As The Washington Post reported just hours before Mr Flynn resigned, the White House was told weeks ago that he had apparently misled them about his talks with Russia's ambassador to the United States.
Yet the situation didn't come to a head until the public disclosures last week of Mr Flynn's faulty recollection of the call — and specifically, the fact that it included talk about sanctions, which both he and Vice President Pence had both denied.
Which leads to the question: Was the White House concerned that Mr Flynn had apparently lied to them — or at least done something he shouldn't have and failed to disclose it? Would it ever have taken corrective action if the situation hadn't been made public?
It's a fair question, especially since the administration had, until late Monday, given no indication that Mr Flynn's job was in jeopardy. Appearing on MSNBC early Monday evening, Mr's Trump counsellor Kellyanne Conway even said the administration had “full confidence” in him. Yet just minutes later, White House press secretary Sean Spicer said Mr Trump was “evaluating the situation.” Hours later, Mr Flynn resigned.
It's a bit of a complex situation. So it's worth deconstructing with a timeline:
Late December: Mr Flynn, a former lieutenant general who had been selected as Mr Trump's national security adviser, holds a phone call with Russia's ambassador to the United States, Sergey Kislyak.
Despite Mr Flynn's later denials, the two of them discuss sanctions and the possibility of relieving them once Mr Trump is president — this despite the Obama administration preparing new sanctions for Russia's alleged meddling in the 2016 election.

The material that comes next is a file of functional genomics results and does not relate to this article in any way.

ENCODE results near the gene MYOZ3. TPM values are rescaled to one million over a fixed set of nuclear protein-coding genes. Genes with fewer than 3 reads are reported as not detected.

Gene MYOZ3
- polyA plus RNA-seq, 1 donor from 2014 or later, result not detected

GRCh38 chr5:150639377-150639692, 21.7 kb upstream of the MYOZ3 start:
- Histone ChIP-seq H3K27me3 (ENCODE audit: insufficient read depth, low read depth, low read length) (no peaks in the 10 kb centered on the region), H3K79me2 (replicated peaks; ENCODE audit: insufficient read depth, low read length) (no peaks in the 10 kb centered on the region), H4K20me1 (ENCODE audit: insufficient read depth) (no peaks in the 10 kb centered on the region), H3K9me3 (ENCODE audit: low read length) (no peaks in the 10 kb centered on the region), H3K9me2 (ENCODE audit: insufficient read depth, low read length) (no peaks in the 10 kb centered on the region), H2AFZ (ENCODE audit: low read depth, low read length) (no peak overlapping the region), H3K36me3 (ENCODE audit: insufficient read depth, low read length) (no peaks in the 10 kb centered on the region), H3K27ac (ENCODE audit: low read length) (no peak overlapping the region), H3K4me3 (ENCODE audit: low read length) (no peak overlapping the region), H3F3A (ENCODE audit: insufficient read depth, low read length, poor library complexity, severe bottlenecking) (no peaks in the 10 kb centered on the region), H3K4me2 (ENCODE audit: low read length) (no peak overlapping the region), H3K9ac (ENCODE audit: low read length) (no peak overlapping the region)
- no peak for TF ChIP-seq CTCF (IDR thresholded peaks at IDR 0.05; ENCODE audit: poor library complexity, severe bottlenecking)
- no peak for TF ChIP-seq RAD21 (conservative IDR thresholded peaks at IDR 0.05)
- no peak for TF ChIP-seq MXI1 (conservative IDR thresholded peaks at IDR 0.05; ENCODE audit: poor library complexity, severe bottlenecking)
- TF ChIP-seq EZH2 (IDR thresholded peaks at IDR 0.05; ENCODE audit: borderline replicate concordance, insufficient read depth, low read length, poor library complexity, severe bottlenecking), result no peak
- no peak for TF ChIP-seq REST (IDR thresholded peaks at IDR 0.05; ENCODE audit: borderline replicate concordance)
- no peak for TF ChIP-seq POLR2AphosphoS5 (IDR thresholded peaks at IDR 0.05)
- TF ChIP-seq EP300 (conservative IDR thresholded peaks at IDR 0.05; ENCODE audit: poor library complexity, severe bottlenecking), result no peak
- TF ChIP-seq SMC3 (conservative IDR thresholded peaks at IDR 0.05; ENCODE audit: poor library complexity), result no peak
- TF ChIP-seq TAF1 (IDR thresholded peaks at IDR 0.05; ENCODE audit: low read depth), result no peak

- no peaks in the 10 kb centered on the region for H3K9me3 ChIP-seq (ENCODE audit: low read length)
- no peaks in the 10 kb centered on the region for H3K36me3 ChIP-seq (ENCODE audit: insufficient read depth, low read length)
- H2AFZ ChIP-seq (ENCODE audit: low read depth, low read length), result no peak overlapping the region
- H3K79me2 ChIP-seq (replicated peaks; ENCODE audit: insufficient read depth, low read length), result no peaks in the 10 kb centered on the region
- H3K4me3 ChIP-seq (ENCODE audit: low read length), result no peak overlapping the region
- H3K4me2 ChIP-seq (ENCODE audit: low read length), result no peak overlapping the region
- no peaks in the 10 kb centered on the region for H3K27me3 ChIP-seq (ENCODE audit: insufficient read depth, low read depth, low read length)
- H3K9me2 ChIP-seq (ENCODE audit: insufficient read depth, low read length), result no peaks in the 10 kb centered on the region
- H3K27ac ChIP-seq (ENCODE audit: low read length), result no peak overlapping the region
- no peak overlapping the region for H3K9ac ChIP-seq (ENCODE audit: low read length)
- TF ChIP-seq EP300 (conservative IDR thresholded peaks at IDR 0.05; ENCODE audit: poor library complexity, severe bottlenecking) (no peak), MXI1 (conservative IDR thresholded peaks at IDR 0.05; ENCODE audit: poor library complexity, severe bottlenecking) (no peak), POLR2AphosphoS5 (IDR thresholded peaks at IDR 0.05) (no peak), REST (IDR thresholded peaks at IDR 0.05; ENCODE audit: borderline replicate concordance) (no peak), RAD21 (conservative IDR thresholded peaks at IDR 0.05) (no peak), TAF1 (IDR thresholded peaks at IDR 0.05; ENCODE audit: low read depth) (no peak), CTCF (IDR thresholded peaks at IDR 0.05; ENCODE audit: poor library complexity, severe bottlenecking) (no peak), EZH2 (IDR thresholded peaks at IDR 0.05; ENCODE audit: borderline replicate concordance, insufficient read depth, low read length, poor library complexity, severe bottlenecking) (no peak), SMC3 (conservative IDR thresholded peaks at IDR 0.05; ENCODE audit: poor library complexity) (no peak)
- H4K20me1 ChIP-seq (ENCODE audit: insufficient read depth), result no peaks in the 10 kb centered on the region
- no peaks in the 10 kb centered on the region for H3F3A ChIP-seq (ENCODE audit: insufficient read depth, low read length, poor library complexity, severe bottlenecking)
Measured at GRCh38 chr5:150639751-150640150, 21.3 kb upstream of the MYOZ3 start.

Jan. 13: For the first time, Mr Flynn's talks with the Russian ambassador are reported, though there are few details.
Jan. 14: Mr Flynn assures Mr Pence, who was then the vice president-elect, that the two of them didn't discuss sanctions, according to Mr Pence.
Jan. 15: Mr Pence tells “Fox News Sunday: “I talked to General Flynn yesterday, and the conversations that took place at that time were not in any way related to the new US sanctions against Russia or the expulsion of diplomats.”
Late January: Acting Attorney General Sally Yates, who would later be relieved of her duties by Mr Trump because she declined to defend his travel ban, informs the White House counsel of Mr Flynn's misleading statements and warns that they were so egregious that he could open himself up to Russian blackmail, given Russia knew he had mischaracterised the call to his superiors. The White House does not amend its false statements.
Feb. 8: In an interview with The Post that would be published the following day, Mr Flynn categorically denies having discussed sanctions with the Russian ambassador.
Feb. 9: The Post reports that Mr Flynn did, in fact, discuss sanctions with the Russian ambassador. In response, a spokesperson amends Mr Flynn's previous denial, saying that he “indicated that while he had no recollection of discussing sanctions, he couldn’t be certain that the topic never came up.”
Feb. 10: Mr Trump says in brief comments aboard Air Force One that he is unaware of the reports but that he will “look into” it.
A few questions on this:
1. Was the administration planning to take any action based off the Justice Department's late-January news of Flynn having misled them?
2. Mr Trump professes ignorance about Mr Flynn having misled his administration as recently as 10 February. Did the White House counsel really not inform the president about what the Justice Department had told them? Or was it perhaps disregarded once Ms Yates, an Obama appointee, was dismissed in a separate matter?
3. Does the White House truly accept Mr Flynn's contention that he simply forgot about discussing sanctions? Conway's comments Monday suggest they do. But Russian sanctions were one of the biggest stories in US foreign policy at the time.
4. Even if Mr Flynn did truly forget, would it be okay that he discussed something he wasn't supposed to during the phone call?
Much will play out in the hours ahead. For now, though, Mr Flynn's resignation likely won't do anything to tamp down questions about what the White House knew when and just how seriously it was taking the matter.
Copyright Washington Post
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